Men convicted of marijuana smuggling, bribery, armed robbery, burglary and theft have abandoned those endeavors in favor of a safer, richer business: Wholesaling pharmaceutical drugs in South Florida.
Lax state regulation and mild penalties have allowed at least eight convicted criminals to set up wholesale drug companies and obtain Florida permits to peddle the medicines Americans take daily.
The criminal element in the business has formed a network of companies trading hundreds of millions of dollars in medications, some of it phony, diluted, expired, relabeled or improperly handled, according to documents and state and federal officials investigating the industry.
These outfits also have built connections to supply other local wholesalers who sell to the nation's largest pharmaceutical distributors, turning South Florida into a major source of counterfeit and adulterated medications tainting the mainstream drug supply.
How lucrative can it be? Three wholesalers the state is investigating live in million-dollar homes in Weston's Windmill Ranch Estates neighborhood.
The state has licensed 422 Florida companies as drug wholesalers -- most of them tiny operations, from Miami to West Palm Beach -- plus 978 more who trade here from out of state.
The industry contends that small wholesalers play a legitimate role, holding down drug costs by snapping up overbuys and manufacturer specials at discounts, and reselling them to three huge nationwide firms that distribute about half of the country's drugs.
But investigators say the process has been subverted. Agents have traced deals in which unscrupulous wholesalers paid pennies on the dollar for bogus drugs or for bona fide medicines sold illegally by doctors, pharmacists and patients. The drugs were sold and resold among as many as 10 small wholesalers, each marking up the shipment to make a profit.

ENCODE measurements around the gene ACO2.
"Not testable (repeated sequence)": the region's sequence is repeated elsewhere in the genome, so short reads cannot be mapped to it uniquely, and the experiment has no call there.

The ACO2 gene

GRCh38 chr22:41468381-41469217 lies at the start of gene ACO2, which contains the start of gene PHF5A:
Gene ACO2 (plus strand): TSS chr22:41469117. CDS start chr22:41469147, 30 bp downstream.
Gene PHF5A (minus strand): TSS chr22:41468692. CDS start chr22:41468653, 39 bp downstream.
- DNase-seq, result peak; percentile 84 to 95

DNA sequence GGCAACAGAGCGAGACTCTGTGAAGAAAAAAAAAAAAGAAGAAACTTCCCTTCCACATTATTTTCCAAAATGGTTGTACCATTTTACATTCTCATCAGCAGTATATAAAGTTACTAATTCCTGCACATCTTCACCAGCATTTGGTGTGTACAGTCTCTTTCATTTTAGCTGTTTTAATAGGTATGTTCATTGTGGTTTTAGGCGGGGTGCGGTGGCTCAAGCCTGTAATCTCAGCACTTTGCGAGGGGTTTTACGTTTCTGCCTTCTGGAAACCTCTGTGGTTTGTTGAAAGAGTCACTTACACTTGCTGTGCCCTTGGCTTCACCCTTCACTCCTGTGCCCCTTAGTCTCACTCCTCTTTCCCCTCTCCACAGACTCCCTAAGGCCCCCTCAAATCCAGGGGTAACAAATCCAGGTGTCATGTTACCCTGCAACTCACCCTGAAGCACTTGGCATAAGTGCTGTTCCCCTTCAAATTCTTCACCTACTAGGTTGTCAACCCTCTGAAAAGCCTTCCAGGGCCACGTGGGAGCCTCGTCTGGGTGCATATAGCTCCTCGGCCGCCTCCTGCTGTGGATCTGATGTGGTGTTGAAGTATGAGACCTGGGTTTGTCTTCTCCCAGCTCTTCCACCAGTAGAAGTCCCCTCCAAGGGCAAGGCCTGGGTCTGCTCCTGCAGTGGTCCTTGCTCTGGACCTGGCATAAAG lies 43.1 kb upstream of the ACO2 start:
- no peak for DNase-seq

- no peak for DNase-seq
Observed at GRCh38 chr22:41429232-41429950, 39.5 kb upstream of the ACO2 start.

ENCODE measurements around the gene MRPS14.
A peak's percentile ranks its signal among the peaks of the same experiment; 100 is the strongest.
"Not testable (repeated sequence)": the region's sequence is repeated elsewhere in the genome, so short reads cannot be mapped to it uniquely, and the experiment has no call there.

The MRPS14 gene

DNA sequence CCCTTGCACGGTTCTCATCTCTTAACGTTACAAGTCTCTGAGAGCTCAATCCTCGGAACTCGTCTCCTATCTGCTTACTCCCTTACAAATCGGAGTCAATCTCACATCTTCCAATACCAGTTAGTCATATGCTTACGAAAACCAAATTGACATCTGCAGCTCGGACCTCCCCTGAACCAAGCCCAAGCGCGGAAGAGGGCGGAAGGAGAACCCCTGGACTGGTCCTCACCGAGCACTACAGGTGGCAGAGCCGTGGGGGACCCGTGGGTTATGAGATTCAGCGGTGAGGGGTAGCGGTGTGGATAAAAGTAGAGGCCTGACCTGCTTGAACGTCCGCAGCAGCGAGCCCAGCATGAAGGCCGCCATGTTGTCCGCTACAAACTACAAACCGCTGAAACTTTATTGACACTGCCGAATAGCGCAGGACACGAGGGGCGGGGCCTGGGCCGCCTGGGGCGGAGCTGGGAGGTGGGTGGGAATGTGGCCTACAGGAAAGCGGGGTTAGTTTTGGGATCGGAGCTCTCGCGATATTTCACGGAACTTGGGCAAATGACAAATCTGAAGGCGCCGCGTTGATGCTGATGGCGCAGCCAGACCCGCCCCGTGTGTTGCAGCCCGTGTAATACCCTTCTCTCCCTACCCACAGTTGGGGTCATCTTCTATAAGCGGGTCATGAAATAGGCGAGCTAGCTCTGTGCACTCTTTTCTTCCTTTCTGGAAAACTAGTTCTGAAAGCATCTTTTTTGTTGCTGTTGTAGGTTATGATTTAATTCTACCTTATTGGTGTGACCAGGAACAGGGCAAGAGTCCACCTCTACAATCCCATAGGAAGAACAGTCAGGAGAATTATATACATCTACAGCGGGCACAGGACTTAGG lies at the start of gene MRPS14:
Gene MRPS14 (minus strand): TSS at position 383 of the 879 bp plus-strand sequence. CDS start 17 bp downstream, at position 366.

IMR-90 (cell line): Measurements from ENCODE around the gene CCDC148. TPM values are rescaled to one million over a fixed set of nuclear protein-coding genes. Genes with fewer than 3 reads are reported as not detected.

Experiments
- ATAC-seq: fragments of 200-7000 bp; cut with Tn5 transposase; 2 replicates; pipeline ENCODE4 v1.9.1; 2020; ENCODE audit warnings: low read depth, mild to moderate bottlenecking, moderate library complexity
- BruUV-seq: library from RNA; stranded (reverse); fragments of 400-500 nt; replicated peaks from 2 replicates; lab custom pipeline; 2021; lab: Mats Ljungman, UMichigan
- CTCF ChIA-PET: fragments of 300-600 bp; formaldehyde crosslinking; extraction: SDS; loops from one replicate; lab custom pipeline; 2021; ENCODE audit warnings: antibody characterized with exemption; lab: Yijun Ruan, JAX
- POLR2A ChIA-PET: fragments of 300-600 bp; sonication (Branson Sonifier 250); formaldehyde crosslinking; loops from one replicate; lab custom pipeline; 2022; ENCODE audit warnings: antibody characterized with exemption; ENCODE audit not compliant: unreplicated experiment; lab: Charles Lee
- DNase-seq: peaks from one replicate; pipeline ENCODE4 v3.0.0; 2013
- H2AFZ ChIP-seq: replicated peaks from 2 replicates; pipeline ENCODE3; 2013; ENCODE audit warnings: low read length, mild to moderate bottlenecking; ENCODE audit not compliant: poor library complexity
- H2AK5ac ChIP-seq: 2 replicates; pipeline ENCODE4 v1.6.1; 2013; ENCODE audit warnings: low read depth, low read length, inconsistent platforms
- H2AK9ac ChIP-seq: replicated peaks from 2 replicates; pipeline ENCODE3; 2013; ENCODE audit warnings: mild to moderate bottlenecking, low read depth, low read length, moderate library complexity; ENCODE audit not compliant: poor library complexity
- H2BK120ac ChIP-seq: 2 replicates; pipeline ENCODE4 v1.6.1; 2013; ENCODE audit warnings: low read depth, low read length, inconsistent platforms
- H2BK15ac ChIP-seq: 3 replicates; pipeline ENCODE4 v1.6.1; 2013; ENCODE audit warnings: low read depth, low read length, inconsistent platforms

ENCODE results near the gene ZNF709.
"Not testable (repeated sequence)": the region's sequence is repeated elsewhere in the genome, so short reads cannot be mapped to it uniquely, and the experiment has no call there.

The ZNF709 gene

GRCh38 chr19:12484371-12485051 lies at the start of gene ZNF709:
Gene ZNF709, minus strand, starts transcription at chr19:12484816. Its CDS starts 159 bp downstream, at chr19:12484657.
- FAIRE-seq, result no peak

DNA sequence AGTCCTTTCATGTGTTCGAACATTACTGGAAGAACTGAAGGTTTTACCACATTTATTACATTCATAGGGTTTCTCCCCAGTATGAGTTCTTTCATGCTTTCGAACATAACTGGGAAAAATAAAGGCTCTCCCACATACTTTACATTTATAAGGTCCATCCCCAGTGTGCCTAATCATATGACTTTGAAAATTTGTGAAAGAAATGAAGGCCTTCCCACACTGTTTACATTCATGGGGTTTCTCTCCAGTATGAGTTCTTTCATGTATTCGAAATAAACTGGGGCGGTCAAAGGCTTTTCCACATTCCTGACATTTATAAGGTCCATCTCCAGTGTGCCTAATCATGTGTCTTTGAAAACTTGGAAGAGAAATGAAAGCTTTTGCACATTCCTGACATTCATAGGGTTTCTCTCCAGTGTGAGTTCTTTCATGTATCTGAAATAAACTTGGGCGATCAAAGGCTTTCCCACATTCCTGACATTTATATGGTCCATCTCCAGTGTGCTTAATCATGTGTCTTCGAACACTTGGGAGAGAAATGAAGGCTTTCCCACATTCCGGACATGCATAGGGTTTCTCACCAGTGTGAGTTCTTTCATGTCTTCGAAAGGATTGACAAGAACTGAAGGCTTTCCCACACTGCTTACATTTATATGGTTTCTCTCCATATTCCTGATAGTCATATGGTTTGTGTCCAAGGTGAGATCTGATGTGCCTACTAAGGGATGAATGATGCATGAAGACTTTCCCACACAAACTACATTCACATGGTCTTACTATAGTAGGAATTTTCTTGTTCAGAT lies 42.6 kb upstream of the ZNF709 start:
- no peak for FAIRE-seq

A special team of state and federal agents, for more than a year, has been investigating and presenting to a grand jury evidence of illicit trading in prescription drugs in South Florida.
Here are some of the wholesalers who are under investigation or have been arrested:
Michael Allyn CarlowCarlow, 50, has emerged as a major wholesaler selling millions of dollars worth of questionable medications out of his $1.3 million home in Weston, investigators said in documents. He buys and sells using at least a dozen firms run by him or associates in seven states.
Carlow surfaced in the business in 1994, opening Quest Healthcare in Davie. Florida law forbids giving a wholesale license to a felon, but Carlow never mentioned that he had a felony conviction, and regulators never checked.
In June 2000, Carlow and an aide were arrested for buying 83 boxes of a costly, injectable cancer and AIDS drug, Neupogen, from witnesses working with investigators.
Carlow, his partner and the witnesses met on a Miami street corner. Carlow turned over $93,000 and loaded the medicine from the witnesses' trunk into his van. To remain potent, Neupogen is supposed to be refrigerated.
The state sentenced Carlow to 18 months probation and revoked his wholesale license. But he was able to stay in business, according to records.
Barely a month after his arrest, the girlfriend of his longtime associate started a wholesale firm under the name Med RX in Fort Lauderdale. On the day state inspectors visited Med RX, they found Carlow and his friend, Mark Novosel. Investigators say both help to operate the company.
Novosel had been arrested in 1980 as the planner and driver in a burglary that ended in the stabbing death of his elderly Ohio neighbor. His confession to his role was thrown out and the case was dropped, the prosecutor said. In 1998, Novosel was convicted of taking kickbacks and bribing a judge to send patients to substance abuse centers Novosel ran.
Another Carlow associate, David Ebanks, was arrested in Miami in April and found with fake driver licenses with his photos on them. The licenses were in the names of people who had agreed to set up wholesale firms on his behalf in Miami and Texas, allowing him to pose as them, state investigators said.